Text and images: Sarita Manu
When a friend asked me why was I traversing half-way across the city only to look at a wall-painting, I had to admit that it was because (in no specific order) a) there is only much I can stand in Mumbai these days, so I need to move around and find things that can make me like the city again and b) my boss asked me to.
Bollywood Art Project (BAP), a public art project celebrating hundred years of Bollywood, has reiterated for me that Bollywood is indeed larger than life. Conceptualised and executed by young professionals and artists, Ranjit Dahiya, Mallika Chabra and Swati Rao from Chandigarh Art School, together with Tony Peters and Sruti Viswesaran,the BAP aims to create several works of street art across various Indian cities. Their first venture is a mural created on a wall on Chapel Road. When Ranjit said we could meet at the mural, I was hoping I didn’t miss finding it on Chapel Road, the narrow street connecting Mount Carmel Church with Hill Road in Bandra, Mumbai. It was, of course, impossible to miss this enormous hand-painted poster screaming ‘Anarkali’. The pretty Bina Rai and the handsome Pradeep Kumar with a thin moustache lost in her gaze (yes, I think moustaches are handsome) epitomise ‘love’ – the single most popular emotion in Bollywood ruling the viewers’ hearts and minds. Keeping in line with the spirit of Bollywood it should really have been called the ‘BA(a)P’ (with “baap” meaning father), and not just B A P.
The setting for the poster itself is absolutely marvellous: the wall of a two story building across the Lala Lane compound that serves as a fantastic viewing gallery. I could totally imagine myself spending hours staring at the lovely poster and dreaming. In Mumbai, where millions eat and breathe only ‘Bollywood’, this poster is their chance of owning Bollywood. I could almost hear myself say, ‘This is my/our Bollywood’. After all what is Bollywood without its billions of fans, and what are stars without the stardom bestowed upon them? The poster offers every viewer a sense of ownership – of the city and its cinema.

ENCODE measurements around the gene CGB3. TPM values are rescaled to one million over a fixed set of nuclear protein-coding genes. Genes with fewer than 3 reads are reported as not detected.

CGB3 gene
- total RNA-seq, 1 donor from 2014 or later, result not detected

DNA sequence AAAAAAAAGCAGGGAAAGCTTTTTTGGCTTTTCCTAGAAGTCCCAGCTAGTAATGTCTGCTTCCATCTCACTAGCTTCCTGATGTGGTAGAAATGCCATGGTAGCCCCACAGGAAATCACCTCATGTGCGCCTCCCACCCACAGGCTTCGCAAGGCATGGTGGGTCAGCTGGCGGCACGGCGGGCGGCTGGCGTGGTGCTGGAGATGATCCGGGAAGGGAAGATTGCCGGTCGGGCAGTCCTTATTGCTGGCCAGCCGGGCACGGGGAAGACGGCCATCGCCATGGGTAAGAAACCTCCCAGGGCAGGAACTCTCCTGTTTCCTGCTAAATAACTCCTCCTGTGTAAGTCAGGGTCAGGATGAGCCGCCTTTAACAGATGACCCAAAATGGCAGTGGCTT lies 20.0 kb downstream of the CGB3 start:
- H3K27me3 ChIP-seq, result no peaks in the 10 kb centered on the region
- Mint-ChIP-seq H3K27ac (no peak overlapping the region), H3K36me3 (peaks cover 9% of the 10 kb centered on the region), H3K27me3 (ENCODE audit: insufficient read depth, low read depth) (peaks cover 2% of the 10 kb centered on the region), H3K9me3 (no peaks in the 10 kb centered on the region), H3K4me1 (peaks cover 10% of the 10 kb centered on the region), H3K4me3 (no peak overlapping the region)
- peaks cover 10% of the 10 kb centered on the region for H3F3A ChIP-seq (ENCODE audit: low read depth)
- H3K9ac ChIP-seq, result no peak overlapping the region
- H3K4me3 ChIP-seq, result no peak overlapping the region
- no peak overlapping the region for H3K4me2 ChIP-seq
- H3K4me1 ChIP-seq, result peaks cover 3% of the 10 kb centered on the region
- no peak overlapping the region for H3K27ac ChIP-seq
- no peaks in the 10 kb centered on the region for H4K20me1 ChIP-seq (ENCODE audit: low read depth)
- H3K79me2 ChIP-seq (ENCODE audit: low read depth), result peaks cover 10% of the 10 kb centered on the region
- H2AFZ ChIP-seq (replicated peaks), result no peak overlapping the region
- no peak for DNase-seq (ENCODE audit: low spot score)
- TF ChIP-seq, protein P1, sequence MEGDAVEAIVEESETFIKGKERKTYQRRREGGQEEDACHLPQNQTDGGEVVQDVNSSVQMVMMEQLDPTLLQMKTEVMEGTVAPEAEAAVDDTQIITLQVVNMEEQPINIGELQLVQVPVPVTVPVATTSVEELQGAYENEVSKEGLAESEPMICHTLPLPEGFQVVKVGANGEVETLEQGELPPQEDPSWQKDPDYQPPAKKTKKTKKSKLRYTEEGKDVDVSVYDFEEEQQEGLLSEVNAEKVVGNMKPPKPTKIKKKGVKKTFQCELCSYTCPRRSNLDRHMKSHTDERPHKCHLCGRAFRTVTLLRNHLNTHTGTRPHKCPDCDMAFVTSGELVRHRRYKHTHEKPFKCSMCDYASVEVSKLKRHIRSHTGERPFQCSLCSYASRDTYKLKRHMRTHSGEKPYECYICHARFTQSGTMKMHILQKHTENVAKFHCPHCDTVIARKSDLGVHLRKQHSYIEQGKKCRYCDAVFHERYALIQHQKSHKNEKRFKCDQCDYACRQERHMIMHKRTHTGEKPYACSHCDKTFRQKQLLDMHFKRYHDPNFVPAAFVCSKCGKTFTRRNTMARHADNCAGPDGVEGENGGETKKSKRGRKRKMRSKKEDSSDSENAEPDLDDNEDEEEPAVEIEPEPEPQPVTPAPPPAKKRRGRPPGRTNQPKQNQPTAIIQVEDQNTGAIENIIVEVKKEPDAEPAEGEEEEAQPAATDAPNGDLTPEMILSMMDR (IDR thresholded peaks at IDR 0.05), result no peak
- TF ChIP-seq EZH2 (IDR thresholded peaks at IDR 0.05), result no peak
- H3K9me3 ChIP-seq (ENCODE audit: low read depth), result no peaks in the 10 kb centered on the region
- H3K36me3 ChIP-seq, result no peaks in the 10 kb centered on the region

Based on a still of the film Anarkali, the poster made passersby wonder aloud, ‘Hmmmm, Looks like from Mughal – e – Azam …’ Anarkali, starring Bina Rai and Pradeep Kumar, was released in 1953 and based on the legendary love between Salim (Akbar’s son) and Anarkali, the beautiful court-dancer. Mughal –e – Azam was a film made in 1960 based on the same theme. Both the films were commercially and critically acclaimed and remain popular to date. It was not until the letters A N A R K A L I were painted that people realised this poster was not from Mughal-e-Azam but from Anarkali. One gentleman did insist that Bina Rai’s smile was similar to that of Madhubala, says Sruti.
Dahiya (as Ranjit is affectionately known), with his 18 years of experience in hand painting posters in varied sizes and scales, finished this mural in just 14 days. Tony recollects that it was not easy for Dahiya to be perched on this high ladder on a busy street; credit goes to the city and the local residents for their undying support and enthusiasm: the affectionate chai-wala who was ready with the chai all the time; the panipuri wala who was so overwhelmed with the poster that he offered the B A P team, a life-long supply of free pani-puri at his stall; the passerby who stood smoking a beedi and comparing the still image to the painting only to point out that a particular spot needed more light and many such others.
B A P also held a screening of Anarkali at the venue. The response to it was outstanding. Kids from the neighbourhood landed with big bottles of water and a packet of chips, an old woman stood for more than an hour watching the film from a shy corner despite being offered a seat and told that the screening was for free, another gentleman travelled from a distant suburb only to look at how things were being set up. The team had a blast organising the screening despite running around frantically to put it together. The kudos pouring in from all corners has given B A P the much needed momentum to realise their dream of completing many such murals until next year and in many cities.
A fully-self funded initiative, the B A P is now pitching in for funding and hopes to receive maximum financial support. Also, the team is slowly expanding and soon there will be more hands holding up the ladder and setting up the screens. B A P is open to receiving exciting ideas and collaborating with more artists. While the B A P is about celebrating Bollywood cinema’s hundred years, it is important to note that it takes art to the streets and into the public domain. Sruti recounted an experience of working with an artist at the Guggenheim Museum in New York, where patrons paid 20 dollars each to watch art. Any art becomes ‘high-art’ when patrons have to pay or when they are screened in closed spaces, she says. And it is this idea that they want to challenge in letting every viewer on the street enjoy art.
Coming up soon: an even bigger mural of Bollywood’s eternal dancing queen, Helen.